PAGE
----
China’s Monstrous Bubble Capital
The casino and gaming industry in Macau—China’s gambling mecca—dwarfs that of Las Vegas, Nevada.
Macau, however, isn’t the speculation capital of China, despite its love of betting. That honor belongs to another city…
Shenzhen is located just north of Hong Kong and has a population of over 10 million people.
The city is a major manufacturing and technology hub, home to the second-tallest building in all of China, and boasts one of the highest-volume container ports in the world.
In June 2015, I examined how the Shenzhen Stock Exchange (SSE) was in the latter stages of a historic stock market mania. The Shenzhen equity bubble was, by some measures, even more egregious than the U.S. technology stock bubble back in 2000.
Valuations have retreated somewhat, although the market cap weighted average price-to-earnings ratio on the SSE is still around 95 times. In other words, valuations are only obscene now – rather than ludicrous as they were in mid-2015.
But, if a bursting stock market bubble wasn’t enough to contend with, now Shenzhen has an even bigger problem.
In China’s major cities, the real estate markets are on fire.
Charted below are the average sales price increases for Shanghai, Beijing, and Shenzhen real estate since the beginning of 2010:
China bulls would argue that rising real estate prices are healthy because they reflect a mass migration from the rural areas into cities, facilitated by job opportunities and increased incomes.
However, this narrative is highly suspect.
As you can see in the chart, real estate prices were basically unchanged from the beginning of 2010 until the end of 2013. Keep in mind that Chinese economic growth subsequently slowed.
Then, in early 2015, real estate prices started to skyrocket in tandem with the Chinese stock markets.
In less than 18 months, prices in Shenzhen have risen by over 75%. This rapid ascent is a speculative mania rather than simply a supply-demand imbalance.
There are even reports of lenders helping buyers circumvent minimum down-payment requirements. After all, it wouldn’t be a proper housing bubble without buyers putting zero money down, would it?
Interestingly, the spectacular price gains are largely limited to China’s top cities. Prices elsewhere have languished due to a glut of supply.
At the end of 2015, the equivalent of 719 million square meters of housing inventory remained unsold in China, the vast majority of which stood in third- and fourth-tier cities. At 30 square meters of living space per capita, that’s enough to house around 24 million people.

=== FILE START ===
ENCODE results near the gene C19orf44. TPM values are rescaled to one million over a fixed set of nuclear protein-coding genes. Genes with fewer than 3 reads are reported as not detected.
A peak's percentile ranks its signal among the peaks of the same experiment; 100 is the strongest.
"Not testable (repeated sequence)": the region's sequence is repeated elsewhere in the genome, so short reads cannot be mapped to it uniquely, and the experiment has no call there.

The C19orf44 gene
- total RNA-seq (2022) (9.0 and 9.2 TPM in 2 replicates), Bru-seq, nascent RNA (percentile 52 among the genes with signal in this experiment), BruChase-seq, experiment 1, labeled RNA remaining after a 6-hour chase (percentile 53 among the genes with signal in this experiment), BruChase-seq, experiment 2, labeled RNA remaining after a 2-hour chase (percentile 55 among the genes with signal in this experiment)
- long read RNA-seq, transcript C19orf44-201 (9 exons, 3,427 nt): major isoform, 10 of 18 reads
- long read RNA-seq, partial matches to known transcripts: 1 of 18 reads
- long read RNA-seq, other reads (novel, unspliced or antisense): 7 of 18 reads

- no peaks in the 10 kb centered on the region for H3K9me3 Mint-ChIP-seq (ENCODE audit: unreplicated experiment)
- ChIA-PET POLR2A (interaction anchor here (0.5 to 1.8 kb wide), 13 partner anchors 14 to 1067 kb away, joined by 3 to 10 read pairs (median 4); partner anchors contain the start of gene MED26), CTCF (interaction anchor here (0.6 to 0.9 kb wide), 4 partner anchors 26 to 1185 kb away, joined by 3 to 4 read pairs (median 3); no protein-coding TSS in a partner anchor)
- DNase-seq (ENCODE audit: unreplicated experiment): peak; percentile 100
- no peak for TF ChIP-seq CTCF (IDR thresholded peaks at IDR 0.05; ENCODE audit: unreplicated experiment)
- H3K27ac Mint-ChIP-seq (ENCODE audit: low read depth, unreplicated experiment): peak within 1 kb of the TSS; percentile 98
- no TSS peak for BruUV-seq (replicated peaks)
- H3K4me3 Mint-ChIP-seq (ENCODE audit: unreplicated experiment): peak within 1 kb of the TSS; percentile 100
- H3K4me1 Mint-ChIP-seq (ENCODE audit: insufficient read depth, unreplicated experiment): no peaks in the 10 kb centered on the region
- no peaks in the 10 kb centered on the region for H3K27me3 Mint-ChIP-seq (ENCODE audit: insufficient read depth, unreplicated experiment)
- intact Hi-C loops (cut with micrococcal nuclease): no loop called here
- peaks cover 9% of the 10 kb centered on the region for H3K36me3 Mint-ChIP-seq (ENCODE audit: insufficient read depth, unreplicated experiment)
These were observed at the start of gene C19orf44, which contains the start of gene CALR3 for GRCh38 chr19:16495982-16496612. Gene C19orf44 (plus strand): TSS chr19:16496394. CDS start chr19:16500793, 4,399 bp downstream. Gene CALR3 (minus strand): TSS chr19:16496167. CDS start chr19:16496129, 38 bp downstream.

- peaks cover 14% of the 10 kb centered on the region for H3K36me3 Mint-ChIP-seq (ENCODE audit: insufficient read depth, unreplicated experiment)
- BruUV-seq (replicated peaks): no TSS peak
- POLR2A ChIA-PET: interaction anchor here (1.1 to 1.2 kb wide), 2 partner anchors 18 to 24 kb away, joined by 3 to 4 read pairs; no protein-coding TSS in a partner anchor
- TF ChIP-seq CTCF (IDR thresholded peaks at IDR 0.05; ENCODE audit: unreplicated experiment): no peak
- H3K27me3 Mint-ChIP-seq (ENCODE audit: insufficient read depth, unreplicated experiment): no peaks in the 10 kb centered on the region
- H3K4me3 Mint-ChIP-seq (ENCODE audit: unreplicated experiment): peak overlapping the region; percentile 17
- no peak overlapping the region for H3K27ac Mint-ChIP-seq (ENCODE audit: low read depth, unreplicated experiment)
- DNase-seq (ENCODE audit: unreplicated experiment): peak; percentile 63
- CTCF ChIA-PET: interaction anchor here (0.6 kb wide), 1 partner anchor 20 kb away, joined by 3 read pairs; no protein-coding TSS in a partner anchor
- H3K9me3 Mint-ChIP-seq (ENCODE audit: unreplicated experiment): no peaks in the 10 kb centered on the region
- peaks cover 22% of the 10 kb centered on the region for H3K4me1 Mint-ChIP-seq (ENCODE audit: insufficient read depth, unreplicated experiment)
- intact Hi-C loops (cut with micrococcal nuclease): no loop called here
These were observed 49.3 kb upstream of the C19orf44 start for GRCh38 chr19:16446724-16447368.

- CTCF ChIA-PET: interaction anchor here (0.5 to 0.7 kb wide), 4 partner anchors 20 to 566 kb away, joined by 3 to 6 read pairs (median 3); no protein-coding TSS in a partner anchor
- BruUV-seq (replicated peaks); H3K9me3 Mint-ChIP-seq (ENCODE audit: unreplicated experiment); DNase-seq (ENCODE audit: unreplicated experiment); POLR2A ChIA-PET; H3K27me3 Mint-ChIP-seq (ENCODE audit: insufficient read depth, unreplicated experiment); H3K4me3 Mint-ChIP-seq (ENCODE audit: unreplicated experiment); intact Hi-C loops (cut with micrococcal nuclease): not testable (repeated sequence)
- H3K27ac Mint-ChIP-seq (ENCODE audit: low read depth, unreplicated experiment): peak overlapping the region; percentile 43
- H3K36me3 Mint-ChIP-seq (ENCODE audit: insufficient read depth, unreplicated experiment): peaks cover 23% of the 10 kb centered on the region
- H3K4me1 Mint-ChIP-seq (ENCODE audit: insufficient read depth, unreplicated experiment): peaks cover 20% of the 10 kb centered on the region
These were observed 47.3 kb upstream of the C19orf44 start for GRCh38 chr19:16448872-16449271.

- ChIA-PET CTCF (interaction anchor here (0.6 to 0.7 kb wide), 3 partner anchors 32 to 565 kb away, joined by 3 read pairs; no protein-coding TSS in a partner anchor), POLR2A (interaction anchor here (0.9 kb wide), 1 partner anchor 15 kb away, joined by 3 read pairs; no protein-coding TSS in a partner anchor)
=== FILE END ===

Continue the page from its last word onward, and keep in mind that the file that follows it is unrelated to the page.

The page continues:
Why live in a cheaper, less-populous city, when you could live in a larger metropolis and benefit from relentless home price increases, right? You could even flip apartments in your spare time to supplement your income. This is the collective mindset in ebullient housing markets.
Despite surplus inventory, the over-construction continues outside the major cities because the country is attempting to achieve the government’s gross domestic product (GDP) targets. And the credit expansion fueling this over-building increases the money supply.
Since China’s capital account isn’t open, the money sloshing around from the credit expansion can’t easily escape. So hot money inflates domestic financial assets (such as stocks) as well as real assets (like housing in big cities).
Shenzhen just happens to be the bubble capital of a bubble economy.
Furthermore, the timing of China’s upper-tier real estate mania is unfortunate due to some stiff demographic headwinds.
According to the United Nations’ Population Division, China’s total population of 20 to 39 year olds has already peaked, and is projected to decline by 10% over the next decade. With this age cohort on the decline, the pool of potential first-time homebuyers is shrinking.
Between bursting equity bubbles, nascent property bubbles, housing gluts, and poor demographics, China’s central planners will continue to have their hands full.
It’s no wonder that the People’s Bank of China has cut benchmark lending rates and lowered banks’ reserve requirement ratios numerous times in the past couple of years. Obviously, the easing will need to continue.
Luckily for us, there’s a silver lining to all of this: China’s woes are bullish for U.S. Treasuries.
Safe (and high-yield) investing,
Alan Gula, CFA